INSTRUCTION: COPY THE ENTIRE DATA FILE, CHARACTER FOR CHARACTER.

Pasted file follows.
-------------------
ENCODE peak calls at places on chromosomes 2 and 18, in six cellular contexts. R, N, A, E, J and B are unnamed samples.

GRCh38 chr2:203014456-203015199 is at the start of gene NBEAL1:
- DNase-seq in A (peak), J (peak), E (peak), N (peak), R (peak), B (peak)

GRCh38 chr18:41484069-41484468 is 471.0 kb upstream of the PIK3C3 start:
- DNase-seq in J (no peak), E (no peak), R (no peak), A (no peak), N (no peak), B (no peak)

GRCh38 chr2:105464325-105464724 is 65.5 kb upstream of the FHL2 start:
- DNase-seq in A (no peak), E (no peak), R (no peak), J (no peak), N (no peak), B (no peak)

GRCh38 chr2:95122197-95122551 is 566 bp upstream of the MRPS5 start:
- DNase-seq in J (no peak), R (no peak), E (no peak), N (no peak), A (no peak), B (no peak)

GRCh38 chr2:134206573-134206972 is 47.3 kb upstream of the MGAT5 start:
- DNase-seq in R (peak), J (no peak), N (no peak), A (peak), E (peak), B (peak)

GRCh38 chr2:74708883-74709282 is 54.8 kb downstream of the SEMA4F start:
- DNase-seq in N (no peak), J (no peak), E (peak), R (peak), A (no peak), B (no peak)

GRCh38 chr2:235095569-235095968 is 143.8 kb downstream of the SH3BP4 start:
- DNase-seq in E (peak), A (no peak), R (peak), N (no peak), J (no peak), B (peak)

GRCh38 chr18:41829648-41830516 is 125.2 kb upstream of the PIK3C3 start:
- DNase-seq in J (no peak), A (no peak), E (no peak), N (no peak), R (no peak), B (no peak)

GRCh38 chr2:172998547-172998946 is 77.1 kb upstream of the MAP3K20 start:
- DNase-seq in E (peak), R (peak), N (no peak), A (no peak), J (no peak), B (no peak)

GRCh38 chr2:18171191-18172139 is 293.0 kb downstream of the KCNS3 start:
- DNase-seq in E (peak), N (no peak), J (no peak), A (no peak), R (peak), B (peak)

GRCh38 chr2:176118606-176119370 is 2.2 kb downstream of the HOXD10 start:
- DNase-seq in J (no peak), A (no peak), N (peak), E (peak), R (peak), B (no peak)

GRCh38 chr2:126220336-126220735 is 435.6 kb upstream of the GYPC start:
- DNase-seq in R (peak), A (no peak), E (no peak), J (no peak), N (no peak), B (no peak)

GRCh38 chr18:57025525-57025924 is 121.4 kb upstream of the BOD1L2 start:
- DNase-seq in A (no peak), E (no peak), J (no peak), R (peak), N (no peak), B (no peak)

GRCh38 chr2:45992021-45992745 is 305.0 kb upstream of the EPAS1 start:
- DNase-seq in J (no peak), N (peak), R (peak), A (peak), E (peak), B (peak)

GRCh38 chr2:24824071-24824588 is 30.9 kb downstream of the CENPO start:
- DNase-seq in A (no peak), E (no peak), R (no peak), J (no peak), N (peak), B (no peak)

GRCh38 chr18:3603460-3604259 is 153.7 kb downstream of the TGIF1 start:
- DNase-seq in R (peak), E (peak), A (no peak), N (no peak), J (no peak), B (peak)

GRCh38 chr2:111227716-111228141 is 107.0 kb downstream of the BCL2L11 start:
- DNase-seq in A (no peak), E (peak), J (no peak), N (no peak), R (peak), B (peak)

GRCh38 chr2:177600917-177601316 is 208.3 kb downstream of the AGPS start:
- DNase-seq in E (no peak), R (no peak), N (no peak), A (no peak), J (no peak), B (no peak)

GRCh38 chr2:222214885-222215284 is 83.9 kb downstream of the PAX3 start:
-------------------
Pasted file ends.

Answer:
ENCODE peak calls at places on chromosomes 2 and 18, in six cellular contexts. R, N, A, E, J and B are unnamed samples.

GRCh38 chr2:203014456-203015199 is at the start of gene NBEAL1:
- DNase-seq in A (peak), J (peak), E (peak), N (peak), R (peak), B (peak)

GRCh38 chr18:41484069-41484468 is 471.0 kb upstream of the PIK3C3 start:
- DNase-seq in J (no peak), E (no peak), R (no peak), A (no peak), N (no peak), B (no peak)

GRCh38 chr2:105464325-105464724 is 65.5 kb upstream of the FHL2 start:
- DNase-seq in A (no peak), E (no peak), R (no peak), J (no peak), N (no peak), B (no peak)

GRCh38 chr2:95122197-95122551 is 566 bp upstream of the MRPS5 start:
- DNase-seq in J (no peak), R (no peak), E (no peak), N (no peak), A (no peak), B (no peak)

GRCh38 chr2:134206573-134206972 is 47.3 kb upstream of the MGAT5 start:
- DNase-seq in R (peak), J (no peak), N (no peak), A (peak), E (peak), B (peak)

GRCh38 chr2:74708883-74709282 is 54.8 kb downstream of the SEMA4F start:
- DNase-seq in N (no peak), J (no peak), E (peak), R (peak), A (no peak), B (no peak)

GRCh38 chr2:235095569-235095968 is 143.8 kb downstream of the SH3BP4 start:
- DNase-seq in E (peak), A (no peak), R (peak), N (no peak), J (no peak), B (peak)

GRCh38 chr18:41829648-41830516 is 125.2 kb upstream of the PIK3C3 start:
- DNase-seq in J (no peak), A (no peak), E (no peak), N (no peak), R (no peak), B (no peak)

GRCh38 chr2:172998547-172998946 is 77.1 kb upstream of the MAP3K20 start:
- DNase-seq in E (peak), R (peak), N (no peak), A (no peak), J (no peak), B (no peak)

GRCh38 chr2:18171191-18172139 is 293.0 kb downstream of the KCNS3 start:
- DNase-seq in E (peak), N (no peak), J (no peak), A (no peak), R (peak), B (peak)

GRCh38 chr2:176118606-176119370 is 2.2 kb downstream of the HOXD10 start:
- DNase-seq in J (no peak), A (no peak), N (peak), E (peak), R (peak), B (no peak)

GRCh38 chr2:126220336-126220735 is 435.6 kb upstream of the GYPC start:
- DNase-seq in R (peak), A (no peak), E (no peak), J (no peak), N (no peak), B (no peak)

GRCh38 chr18:57025525-57025924 is 121.4 kb upstream of the BOD1L2 start:
- DNase-seq in A (no peak), E (no peak), J (no peak), R (peak), N (no peak), B (no peak)

GRCh38 chr2:45992021-45992745 is 305.0 kb upstream of the EPAS1 start:
- DNase-seq in J (no peak), N (peak), R (peak), A (peak), E (peak), B (peak)

GRCh38 chr2:24824071-24824588 is 30.9 kb downstream of the CENPO start:
- DNase-seq in A (no peak), E (no peak), R (no peak), J (no peak), N (peak), B (no peak)

GRCh38 chr18:3603460-3604259 is 153.7 kb downstream of the TGIF1 start:
- DNase-seq in R (peak), E (peak), A (no peak), N (no peak), J (no peak), B (peak)

GRCh38 chr2:111227716-111228141 is 107.0 kb downstream of the BCL2L11 start:
- DNase-seq in A (no peak), E (peak), J (no peak), N (no peak), R (peak), B (peak)

GRCh38 chr2:177600917-177601316 is 208.3 kb downstream of the AGPS start:
- DNase-seq in E (no peak), R (no peak), N (no peak), A (no peak), J (no peak), B (no peak)

GRCh38 chr2:222214885-222215284 is 83.9 kb downstream of the PAX3 start: